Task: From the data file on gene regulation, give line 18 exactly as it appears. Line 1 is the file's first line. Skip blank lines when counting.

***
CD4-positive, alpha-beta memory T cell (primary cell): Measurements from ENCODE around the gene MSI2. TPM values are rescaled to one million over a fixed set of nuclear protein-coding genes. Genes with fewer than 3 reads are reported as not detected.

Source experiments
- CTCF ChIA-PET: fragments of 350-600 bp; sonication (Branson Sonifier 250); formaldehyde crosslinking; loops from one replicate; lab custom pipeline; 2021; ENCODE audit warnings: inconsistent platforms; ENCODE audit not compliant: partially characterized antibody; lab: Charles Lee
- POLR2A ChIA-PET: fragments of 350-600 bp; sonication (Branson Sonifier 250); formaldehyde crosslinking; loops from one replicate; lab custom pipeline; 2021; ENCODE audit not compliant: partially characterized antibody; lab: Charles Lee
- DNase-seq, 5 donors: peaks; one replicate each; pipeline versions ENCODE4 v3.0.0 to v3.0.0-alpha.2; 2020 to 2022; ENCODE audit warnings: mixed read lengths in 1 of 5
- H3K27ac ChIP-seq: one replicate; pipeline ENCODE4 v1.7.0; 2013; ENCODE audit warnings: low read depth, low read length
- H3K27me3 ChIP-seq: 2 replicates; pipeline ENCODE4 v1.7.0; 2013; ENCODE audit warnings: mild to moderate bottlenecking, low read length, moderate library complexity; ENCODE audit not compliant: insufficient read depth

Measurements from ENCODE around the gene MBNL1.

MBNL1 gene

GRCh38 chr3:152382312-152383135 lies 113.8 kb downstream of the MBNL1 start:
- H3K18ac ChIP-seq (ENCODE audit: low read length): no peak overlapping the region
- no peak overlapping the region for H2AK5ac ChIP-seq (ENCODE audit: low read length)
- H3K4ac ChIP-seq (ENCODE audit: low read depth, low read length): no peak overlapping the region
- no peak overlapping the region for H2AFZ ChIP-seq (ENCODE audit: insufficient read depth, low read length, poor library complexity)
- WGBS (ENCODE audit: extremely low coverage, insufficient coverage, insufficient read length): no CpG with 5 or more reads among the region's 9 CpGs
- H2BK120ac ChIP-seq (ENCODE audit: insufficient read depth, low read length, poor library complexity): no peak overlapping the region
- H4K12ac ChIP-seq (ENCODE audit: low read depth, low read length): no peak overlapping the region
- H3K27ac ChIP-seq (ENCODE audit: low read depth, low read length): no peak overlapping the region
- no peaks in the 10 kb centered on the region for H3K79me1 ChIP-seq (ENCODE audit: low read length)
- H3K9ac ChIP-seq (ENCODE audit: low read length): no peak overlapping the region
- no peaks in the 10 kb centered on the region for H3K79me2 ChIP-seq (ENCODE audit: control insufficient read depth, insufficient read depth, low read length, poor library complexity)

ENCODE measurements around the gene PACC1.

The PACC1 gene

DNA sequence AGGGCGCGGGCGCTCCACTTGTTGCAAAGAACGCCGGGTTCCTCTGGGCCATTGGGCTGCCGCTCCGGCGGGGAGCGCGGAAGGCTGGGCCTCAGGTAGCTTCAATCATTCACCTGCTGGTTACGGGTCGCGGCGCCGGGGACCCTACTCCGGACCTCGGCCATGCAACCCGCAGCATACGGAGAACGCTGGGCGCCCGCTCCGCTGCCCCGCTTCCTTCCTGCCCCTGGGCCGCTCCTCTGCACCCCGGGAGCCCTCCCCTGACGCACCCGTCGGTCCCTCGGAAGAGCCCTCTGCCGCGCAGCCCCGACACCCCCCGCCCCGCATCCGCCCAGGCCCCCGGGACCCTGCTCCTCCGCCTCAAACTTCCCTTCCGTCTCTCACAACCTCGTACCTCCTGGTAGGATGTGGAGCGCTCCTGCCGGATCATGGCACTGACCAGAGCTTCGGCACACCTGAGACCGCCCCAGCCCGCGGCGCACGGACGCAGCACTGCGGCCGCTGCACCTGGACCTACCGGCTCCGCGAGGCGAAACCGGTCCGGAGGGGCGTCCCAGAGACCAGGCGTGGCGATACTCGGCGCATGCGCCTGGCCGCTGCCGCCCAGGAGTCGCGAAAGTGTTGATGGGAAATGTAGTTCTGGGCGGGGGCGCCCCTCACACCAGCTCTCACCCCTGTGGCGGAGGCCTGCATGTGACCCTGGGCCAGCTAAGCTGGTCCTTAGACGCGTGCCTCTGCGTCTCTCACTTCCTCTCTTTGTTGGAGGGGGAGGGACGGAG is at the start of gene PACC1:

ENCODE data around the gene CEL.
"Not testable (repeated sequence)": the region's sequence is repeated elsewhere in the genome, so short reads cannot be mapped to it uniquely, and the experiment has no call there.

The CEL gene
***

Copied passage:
- H3K27ac ChIP-seq (ENCODE audit: low read depth, low read length): no peak overlapping the region